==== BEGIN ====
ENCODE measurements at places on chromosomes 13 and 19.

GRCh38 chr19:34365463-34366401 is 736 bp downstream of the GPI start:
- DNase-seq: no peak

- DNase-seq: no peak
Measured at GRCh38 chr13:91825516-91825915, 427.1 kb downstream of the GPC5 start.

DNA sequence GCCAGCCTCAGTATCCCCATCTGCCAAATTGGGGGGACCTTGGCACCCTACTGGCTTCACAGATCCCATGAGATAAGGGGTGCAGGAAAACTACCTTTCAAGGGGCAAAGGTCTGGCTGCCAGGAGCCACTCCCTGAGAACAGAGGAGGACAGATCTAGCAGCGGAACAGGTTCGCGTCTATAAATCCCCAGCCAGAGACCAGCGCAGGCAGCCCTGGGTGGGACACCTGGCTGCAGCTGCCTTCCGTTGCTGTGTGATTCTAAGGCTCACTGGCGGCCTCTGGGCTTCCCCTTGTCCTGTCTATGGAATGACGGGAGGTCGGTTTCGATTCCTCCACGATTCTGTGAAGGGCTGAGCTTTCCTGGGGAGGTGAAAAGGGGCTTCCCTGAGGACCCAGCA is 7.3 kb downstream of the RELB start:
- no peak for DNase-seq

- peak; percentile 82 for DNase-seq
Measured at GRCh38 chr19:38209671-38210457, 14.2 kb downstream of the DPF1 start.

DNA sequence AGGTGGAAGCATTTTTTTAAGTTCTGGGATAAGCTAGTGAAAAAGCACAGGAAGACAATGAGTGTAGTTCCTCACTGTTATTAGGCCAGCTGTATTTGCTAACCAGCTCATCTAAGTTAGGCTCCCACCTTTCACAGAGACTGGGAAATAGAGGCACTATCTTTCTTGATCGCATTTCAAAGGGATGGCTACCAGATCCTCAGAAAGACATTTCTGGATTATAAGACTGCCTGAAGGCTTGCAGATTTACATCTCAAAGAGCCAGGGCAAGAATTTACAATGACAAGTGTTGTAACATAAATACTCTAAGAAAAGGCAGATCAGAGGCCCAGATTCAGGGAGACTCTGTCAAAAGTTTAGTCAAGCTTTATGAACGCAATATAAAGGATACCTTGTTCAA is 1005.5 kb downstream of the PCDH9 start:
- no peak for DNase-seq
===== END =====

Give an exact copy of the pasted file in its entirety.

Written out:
ENCODE measurements at places on chromosomes 13 and 19.

GRCh38 chr19:34365463-34366401 is 736 bp downstream of the GPI start:
- DNase-seq: no peak

- DNase-seq: no peak
Measured at GRCh38 chr13:91825516-91825915, 427.1 kb downstream of the GPC5 start.

DNA sequence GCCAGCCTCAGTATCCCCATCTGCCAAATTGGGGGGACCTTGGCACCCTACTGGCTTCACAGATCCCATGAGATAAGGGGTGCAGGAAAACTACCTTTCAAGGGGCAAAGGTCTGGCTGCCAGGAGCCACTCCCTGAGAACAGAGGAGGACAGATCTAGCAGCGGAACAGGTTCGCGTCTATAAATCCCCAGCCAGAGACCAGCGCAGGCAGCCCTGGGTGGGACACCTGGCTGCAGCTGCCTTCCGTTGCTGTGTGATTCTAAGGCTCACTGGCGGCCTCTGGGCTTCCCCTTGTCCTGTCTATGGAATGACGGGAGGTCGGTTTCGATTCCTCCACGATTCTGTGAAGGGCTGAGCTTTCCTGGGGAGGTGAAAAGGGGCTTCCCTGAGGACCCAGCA is 7.3 kb downstream of the RELB start:
- no peak for DNase-seq

- peak; percentile 82 for DNase-seq
Measured at GRCh38 chr19:38209671-38210457, 14.2 kb downstream of the DPF1 start.

DNA sequence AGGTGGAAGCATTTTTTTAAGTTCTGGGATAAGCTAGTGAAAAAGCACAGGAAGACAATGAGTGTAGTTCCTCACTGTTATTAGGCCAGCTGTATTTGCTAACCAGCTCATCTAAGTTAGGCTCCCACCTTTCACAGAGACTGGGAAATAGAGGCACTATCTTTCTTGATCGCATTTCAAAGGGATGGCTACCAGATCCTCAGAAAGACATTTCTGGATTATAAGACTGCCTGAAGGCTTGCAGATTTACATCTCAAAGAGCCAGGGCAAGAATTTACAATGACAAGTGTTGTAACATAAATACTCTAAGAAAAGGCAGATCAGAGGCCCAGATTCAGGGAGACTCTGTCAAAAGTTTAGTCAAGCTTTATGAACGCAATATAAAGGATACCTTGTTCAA is 1005.5 kb downstream of the PCDH9 start:
- no peak for DNase-seq